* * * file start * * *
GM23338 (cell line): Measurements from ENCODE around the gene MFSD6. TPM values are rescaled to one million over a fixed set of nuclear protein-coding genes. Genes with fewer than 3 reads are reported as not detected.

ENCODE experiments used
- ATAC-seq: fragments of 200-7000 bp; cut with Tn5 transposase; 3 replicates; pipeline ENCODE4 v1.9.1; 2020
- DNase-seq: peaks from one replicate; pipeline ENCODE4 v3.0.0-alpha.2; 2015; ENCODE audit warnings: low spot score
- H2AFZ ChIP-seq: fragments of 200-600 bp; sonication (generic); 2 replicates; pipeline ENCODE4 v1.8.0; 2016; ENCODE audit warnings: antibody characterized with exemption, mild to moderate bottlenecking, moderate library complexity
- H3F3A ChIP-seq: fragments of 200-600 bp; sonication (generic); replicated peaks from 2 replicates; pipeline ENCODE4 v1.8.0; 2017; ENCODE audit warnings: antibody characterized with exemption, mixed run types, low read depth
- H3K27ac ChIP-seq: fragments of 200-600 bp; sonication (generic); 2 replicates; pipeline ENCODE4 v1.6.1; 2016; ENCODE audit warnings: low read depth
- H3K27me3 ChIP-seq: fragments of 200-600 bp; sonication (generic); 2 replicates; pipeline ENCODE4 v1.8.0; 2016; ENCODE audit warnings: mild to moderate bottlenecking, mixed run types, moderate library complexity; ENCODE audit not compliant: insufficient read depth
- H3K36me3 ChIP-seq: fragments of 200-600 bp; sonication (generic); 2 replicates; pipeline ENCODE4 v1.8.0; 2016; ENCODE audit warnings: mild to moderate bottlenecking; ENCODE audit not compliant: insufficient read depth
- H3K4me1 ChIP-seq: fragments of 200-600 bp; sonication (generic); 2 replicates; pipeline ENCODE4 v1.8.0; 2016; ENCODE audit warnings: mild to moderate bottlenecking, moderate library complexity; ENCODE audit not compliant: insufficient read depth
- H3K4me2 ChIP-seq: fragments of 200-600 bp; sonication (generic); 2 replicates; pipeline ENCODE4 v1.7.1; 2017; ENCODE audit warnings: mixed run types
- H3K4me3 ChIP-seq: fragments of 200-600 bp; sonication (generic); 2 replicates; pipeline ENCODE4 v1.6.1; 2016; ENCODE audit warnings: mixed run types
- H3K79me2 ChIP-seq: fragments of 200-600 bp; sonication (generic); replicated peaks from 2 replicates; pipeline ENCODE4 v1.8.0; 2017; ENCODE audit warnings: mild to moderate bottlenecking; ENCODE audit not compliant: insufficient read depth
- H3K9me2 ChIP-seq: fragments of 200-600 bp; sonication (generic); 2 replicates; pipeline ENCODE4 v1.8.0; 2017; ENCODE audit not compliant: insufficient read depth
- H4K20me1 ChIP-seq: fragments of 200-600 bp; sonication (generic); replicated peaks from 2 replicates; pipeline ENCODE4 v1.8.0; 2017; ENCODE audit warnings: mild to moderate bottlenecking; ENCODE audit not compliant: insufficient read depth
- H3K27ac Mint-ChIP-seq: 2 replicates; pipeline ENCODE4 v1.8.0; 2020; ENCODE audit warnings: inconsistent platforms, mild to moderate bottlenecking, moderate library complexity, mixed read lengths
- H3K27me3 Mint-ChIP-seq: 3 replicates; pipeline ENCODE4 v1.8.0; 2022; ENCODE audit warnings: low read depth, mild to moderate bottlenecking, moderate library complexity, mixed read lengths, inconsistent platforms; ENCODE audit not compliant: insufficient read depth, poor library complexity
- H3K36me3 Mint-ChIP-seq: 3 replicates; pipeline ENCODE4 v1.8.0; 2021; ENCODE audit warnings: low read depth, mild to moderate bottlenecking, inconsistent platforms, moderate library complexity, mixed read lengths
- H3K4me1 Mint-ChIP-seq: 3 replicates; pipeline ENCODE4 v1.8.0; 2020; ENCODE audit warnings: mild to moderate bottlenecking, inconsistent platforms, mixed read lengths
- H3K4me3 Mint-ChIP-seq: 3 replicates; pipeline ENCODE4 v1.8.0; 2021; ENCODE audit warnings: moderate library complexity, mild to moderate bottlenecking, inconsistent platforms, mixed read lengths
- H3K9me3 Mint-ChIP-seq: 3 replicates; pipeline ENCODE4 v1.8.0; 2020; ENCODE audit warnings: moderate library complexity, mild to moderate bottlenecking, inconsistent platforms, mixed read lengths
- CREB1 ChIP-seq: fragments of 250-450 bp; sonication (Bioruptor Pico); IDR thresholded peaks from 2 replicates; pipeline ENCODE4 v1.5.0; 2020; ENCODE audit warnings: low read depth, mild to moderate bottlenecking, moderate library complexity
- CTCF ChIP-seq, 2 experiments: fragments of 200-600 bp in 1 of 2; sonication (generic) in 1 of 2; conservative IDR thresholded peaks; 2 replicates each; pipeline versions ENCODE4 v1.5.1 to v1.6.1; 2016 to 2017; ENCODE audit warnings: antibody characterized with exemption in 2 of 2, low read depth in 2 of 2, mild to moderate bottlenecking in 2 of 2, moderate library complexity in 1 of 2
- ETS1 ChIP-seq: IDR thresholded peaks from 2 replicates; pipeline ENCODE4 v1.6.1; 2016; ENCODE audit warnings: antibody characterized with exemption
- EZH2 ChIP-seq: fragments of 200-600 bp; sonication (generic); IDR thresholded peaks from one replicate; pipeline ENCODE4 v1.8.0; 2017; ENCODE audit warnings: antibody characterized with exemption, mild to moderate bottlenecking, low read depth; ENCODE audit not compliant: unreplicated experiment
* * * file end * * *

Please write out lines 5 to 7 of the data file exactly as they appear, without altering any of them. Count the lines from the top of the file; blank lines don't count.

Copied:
- H2AFZ ChIP-seq: fragments of 200-600 bp; sonication (generic); 2 replicates; pipeline ENCODE4 v1.8.0; 2016; ENCODE audit warnings: antibody characterized with exemption, mild to moderate bottlenecking, moderate library complexity
- H3F3A ChIP-seq: fragments of 200-600 bp; sonication (generic); replicated peaks from 2 replicates; pipeline ENCODE4 v1.8.0; 2017; ENCODE audit warnings: antibody characterized with exemption, mixed run types, low read depth
- H3K27ac ChIP-seq: fragments of 200-600 bp; sonication (generic); 2 replicates; pipeline ENCODE4 v1.6.1; 2016; ENCODE audit warnings: low read depth